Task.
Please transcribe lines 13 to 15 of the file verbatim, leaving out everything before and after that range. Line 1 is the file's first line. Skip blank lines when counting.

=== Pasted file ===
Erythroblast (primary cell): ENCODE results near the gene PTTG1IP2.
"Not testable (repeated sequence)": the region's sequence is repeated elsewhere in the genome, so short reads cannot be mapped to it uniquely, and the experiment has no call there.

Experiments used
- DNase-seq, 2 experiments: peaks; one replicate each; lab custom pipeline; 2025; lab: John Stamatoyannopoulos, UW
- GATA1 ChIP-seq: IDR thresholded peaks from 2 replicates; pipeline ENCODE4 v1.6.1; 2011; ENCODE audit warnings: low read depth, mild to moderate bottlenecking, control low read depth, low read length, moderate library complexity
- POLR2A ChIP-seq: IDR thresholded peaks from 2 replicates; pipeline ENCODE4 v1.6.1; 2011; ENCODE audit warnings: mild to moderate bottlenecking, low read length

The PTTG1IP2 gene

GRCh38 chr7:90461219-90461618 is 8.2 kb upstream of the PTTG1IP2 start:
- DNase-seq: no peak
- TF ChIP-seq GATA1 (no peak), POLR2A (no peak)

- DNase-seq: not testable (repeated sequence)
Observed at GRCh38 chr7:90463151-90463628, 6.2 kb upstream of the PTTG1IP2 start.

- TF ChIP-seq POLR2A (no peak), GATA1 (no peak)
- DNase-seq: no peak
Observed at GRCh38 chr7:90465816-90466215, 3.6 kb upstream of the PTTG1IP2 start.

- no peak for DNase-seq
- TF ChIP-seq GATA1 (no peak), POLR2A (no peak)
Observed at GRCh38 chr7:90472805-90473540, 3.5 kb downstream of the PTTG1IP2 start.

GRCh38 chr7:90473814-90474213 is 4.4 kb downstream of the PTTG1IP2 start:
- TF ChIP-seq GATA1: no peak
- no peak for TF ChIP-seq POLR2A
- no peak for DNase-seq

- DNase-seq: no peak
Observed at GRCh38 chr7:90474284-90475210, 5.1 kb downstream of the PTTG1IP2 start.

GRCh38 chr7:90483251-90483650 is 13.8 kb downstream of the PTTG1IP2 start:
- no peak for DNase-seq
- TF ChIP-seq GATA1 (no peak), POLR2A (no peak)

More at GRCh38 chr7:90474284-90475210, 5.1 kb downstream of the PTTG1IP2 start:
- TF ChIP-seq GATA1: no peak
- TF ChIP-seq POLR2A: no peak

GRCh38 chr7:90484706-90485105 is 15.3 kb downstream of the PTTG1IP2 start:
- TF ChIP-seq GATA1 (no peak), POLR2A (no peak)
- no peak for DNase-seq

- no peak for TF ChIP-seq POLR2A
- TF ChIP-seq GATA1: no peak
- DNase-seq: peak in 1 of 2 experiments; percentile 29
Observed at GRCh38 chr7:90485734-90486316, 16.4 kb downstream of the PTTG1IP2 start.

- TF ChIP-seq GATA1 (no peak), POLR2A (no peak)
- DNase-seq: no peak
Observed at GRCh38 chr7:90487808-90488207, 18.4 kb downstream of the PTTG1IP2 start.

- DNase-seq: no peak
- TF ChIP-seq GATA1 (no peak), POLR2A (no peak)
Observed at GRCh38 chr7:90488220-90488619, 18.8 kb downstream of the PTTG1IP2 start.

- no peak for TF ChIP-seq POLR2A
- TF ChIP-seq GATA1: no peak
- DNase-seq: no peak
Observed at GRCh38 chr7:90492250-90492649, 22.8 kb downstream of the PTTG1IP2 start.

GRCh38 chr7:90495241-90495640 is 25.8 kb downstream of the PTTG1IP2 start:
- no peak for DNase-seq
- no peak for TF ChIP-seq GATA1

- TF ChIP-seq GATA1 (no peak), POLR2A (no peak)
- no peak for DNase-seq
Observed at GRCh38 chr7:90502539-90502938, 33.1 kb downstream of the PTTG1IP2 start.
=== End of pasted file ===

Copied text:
- TF ChIP-seq POLR2A (no peak), GATA1 (no peak)
- DNase-seq: no peak
Observed at GRCh38 chr7:90465816-90466215, 3.6 kb upstream of the PTTG1IP2 start.